Follow CBSMIAMI.COM: Facebook | Twitter
FORT LAUDERDALE (CBSMiami) – Persistent communication problems. Mass confusion. Incorrect information on the location of the shooter.
These are just a few of the issues highlighted in hundreds of pages of interviews with Broward Sheriff’s Office employees.
The Florida Department of Law Enforcement conducted the interviews as they investigate the law enforcement response to the shooting at Marjory Stoneman Douglas High School.
The Broward State Attorney’s Office released the documents late Wednesday afternoon.
Investigators asked each BSO employee about several topics — what they did in response to the shooting, whether they saw or interacted with BSO School Resource Deputy Scot Peterson and to describe BSO’s active shooter training and policy.
One of the people interviewed was BSO Parkland Captain Jan Jordan. She has since resigned from BSO.
Jordan became the focus of criticism for her response to the shooting as critics said she appeared overwhelmed.
Jordan detailed her frustration with radio problems that prevented her from communicating.
She also explained her decision to call for a perimeter rather than focusing initially on confronting the shooter.
Jordan said she was trying to set up a containment area on campus, in case the shooter was still in the school or on school grounds.
“I had no real-time active intelligence,” she told FDLE investigators, adding that responding law enforcement didn’t know “where the shooter was, how many shooters were in the building, and where they were from.”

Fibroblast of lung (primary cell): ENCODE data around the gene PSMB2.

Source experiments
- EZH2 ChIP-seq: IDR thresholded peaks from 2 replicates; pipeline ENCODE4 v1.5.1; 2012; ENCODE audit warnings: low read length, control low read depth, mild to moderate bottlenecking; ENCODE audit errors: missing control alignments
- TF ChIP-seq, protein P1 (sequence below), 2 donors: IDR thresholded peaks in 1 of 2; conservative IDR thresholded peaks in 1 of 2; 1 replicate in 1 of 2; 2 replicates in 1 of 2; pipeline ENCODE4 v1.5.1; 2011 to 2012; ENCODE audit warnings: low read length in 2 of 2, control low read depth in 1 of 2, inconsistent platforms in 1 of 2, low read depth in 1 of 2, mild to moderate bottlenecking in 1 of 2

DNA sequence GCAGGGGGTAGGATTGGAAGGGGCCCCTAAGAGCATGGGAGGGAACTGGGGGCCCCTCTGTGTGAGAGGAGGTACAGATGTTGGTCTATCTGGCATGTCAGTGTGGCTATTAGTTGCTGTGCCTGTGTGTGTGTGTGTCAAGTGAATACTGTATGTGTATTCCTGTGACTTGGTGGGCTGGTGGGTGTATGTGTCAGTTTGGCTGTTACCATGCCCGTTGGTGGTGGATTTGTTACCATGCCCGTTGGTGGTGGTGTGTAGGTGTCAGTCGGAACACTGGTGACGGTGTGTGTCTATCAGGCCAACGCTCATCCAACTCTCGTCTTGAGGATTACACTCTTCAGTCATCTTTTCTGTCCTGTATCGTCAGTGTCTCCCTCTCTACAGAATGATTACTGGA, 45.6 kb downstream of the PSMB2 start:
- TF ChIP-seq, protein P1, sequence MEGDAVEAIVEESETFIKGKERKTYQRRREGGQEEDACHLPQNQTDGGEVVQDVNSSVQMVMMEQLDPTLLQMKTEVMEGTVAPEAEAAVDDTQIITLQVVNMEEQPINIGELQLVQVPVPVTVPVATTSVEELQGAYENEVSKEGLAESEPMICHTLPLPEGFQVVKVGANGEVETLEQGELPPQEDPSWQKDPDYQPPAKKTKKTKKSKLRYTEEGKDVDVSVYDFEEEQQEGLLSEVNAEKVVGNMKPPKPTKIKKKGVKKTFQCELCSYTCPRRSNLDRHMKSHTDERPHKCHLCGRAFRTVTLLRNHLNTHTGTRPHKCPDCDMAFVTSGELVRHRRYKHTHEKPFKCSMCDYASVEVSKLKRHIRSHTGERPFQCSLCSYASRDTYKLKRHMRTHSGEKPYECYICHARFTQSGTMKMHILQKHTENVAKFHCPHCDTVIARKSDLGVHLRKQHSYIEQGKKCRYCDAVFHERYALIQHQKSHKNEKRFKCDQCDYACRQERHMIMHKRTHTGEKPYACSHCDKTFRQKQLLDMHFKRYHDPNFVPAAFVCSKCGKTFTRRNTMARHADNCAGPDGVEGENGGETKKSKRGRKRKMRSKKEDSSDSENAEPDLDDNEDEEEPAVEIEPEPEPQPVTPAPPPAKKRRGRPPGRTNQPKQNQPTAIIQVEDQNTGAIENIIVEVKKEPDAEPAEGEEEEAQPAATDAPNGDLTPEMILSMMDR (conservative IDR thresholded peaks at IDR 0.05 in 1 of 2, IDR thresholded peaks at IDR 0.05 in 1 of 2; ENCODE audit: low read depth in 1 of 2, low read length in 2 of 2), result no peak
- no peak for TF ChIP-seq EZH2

She also addressed the discussion with Coral Springs Fire Rescue about sending paramedics into the Freshman Building to treat wounded students.
“We didn’t have a shooter in custody,” she said. “We hadn’t, uh, eliminated the threat.”
Additionally, Jordan said SWAT teams in the building had medics with them.
This problem was compounded by the fact that there was a delay on the surveillance video at the school showing the scene inside the Freshman Building. At the time, the school employees relaying what they were seeing on the video did not realize the video was delayed and that confessed shooter Nikolas Cruz had already left the building.
Other initial responding deputies also spoke to FDLE, like Deputy Arthur Perry, who heard a burst of gunfire when he arrived. “I took up a position behind a car” with another deputy, Perry told investigators, because he thought the shots were coming from the football field.
“We stayed there,” he said. “We were waiting for people to arrive.”
For deputies who did go into the Freshman Building there was confusion about whether Cruz remained in the building and about whether they would be confronting the shooter at any moment.
In fact, Cruz had left the building by the time any law enforcement entered. Officers and deputies also saw horrific carnage throughout the first and third floors of the building.
“It’s basically like a(n) apocalypse now,” Deputy Hank Juntunen told FDLE.
The FDLE investigators also scrutinized BSO’s active shooter policy, which has come under criticism for saying that deputies “may” confront an active shooter, rather than “shall” confront an active shooter. Deputy Danny Polo, who went into the Freshman Building, said
“For me, it wouldn’t matter if (the) policy said to do it or not, uh, I would do it,” he told FDLE. Polo said that as he was driving to the school “I was like I don’t wanna be here. I really don’t wanna be here. I don’t wanna go in there. I don’t wanna be in this situation. I just had a baby so it was the — probably the worst day of my my life but I went in there.”